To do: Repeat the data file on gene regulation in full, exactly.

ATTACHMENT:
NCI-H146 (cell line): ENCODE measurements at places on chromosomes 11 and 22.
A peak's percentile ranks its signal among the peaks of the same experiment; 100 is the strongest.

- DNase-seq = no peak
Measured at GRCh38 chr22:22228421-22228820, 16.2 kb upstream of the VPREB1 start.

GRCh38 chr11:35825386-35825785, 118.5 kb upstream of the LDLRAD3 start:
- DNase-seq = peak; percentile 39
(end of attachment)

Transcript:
NCI-H146 (cell line): ENCODE measurements at places on chromosomes 11 and 22.
A peak's percentile ranks its signal among the peaks of the same experiment; 100 is the strongest.

- DNase-seq = no peak
Measured at GRCh38 chr22:22228421-22228820, 16.2 kb upstream of the VPREB1 start.

GRCh38 chr11:35825386-35825785, 118.5 kb upstream of the LDLRAD3 start:
- DNase-seq = peak; percentile 39